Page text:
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FluoTag®-X4 anti-GFP single domain antibody shows a high correlation with the native GFP signal and is superior to conventional GFP antibodies in quantitative colocalization

 
FluoTag®-X4 anti-GFP-N0304-At542, GFP single domain antibody

The FluoTag®-X4 anti-GFP-N0304-At542 antibody is a mixture of two single domain antibodies with high affinity and specificity against two distinct epitopes of the GFP protein. Each antibody is directly labeled with two ATTO-542 fluorophore molecules (At542) to ensure bright signal. Single domain antibodies bind to their target in a monovalent way and are 10-fold smaller compared to conventional full IgG antibodies. Taken together, this leads to increased tissue penetrance and superior quantitative imaging.

The FluoTag®-X4 anti-GFP-N0304-At542 antibody is a mixture of two single domain antibodies with high affinity and specificity against two distinct epitopes of the GFP protein. Each antibody is directly labeled with two ATTO-542 fluorophore molecules (At542) to ensure bright signal. Single domain antibodies bind to their target in a monovalent way and are 10-fold smaller compared to conventional full IgG antibodies. Taken together, this leads to increased tissue penetrance and superior quantitative imaging.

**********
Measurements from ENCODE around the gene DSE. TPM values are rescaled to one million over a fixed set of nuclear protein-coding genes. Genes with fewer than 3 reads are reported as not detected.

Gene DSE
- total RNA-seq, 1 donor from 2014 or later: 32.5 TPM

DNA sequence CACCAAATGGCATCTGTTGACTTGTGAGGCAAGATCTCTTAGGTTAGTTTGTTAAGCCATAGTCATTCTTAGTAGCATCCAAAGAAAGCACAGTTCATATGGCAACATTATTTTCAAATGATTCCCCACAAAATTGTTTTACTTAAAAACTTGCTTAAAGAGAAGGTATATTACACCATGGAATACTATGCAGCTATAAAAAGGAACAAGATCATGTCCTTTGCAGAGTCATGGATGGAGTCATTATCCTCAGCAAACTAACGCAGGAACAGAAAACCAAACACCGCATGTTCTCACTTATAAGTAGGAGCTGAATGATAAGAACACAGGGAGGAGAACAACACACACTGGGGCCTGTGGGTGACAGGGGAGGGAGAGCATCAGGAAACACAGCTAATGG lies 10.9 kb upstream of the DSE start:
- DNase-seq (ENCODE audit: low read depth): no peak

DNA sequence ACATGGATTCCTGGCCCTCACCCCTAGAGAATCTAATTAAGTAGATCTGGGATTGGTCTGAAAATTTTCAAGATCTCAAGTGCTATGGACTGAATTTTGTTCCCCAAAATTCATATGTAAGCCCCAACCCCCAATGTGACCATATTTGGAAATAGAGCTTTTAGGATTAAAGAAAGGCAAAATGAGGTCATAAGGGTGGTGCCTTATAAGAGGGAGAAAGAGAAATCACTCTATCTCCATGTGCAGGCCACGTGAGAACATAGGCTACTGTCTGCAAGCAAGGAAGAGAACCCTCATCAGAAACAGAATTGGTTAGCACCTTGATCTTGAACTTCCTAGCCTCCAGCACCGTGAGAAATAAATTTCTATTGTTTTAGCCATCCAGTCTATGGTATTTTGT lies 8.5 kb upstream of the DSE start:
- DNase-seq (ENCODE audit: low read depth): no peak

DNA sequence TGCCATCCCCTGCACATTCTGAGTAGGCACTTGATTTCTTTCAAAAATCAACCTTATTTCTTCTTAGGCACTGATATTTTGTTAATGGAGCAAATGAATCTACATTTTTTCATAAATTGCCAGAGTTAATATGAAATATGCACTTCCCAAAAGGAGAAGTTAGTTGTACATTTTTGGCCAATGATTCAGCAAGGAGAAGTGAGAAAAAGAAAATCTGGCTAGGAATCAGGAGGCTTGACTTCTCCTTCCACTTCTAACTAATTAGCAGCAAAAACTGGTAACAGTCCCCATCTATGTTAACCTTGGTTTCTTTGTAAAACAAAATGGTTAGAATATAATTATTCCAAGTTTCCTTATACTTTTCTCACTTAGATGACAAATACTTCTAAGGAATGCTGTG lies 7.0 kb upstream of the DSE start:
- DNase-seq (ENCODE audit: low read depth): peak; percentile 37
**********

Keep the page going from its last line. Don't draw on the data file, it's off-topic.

In the following approach this advantage should be pointed out by a colocalization study of the native GFP signal with the signal of the antibody staining. Brain sections of transgenic microglia CX3CR1-GFP+/- mice (Jung et al., 2000) were immunohistochemically stained with either the FluoTag®-X4 anti-GFP antibody or by conventional indirect immunostaining.

Colocalization analyzed by merged pictures, scatter plots and correlation coefficient

Colocalization can be visualized in a merged picture of the two fluorescent signals. Overlapping pixels of the native GFP channel (green – figure 1A, 2A) and the channel of the antibody staining (red – figure 1B, 2B) appear in yellow (figure 1C, 2C). The merged pictures clearly show that the FluoTag®-X4 anti-GFP staining results in a uniform colocalization, whereas the conventional staining generates fluctuations in different compartments of the microglia. The nucleus shows a bright native GFP signal but only very faint antibody staining (figure 2A-C, star), which could be explained by worse penetration of the conventional antibodies into the nucleus or steric hindrance. In contrast, the processes of the microglia appear much brighter with the antibody staining compared to the GFP signal (figure 2A-C, arrow), most probably due to the higher amplification by secondary reagents. Scatter plots are another useful tool to visualize colocalization (ImageJ, Dunn et al., 2011). Here, the intensities of the colors are plotted against each other for each pixel (figure 1D, 2D). At high colocalization the points cluster around a straight line, as can be nicely seen in figure 1D.

FluoTag®-X4 anti-GFP-N0304-At542, GFP single domain antibody staining IHC
Conventional anti-GFP antibody staining IHC

Figure 1: Direct immunostaining with the single domain FluoTag®-X4 anti-GFP antibody. (A) Native GFP signal, (B) FluoTag®-X4 anti-GFP antibody (AB) staining, (C) merged picture and (D) scatter plot with Pearson’s correlation coefficient (PCC).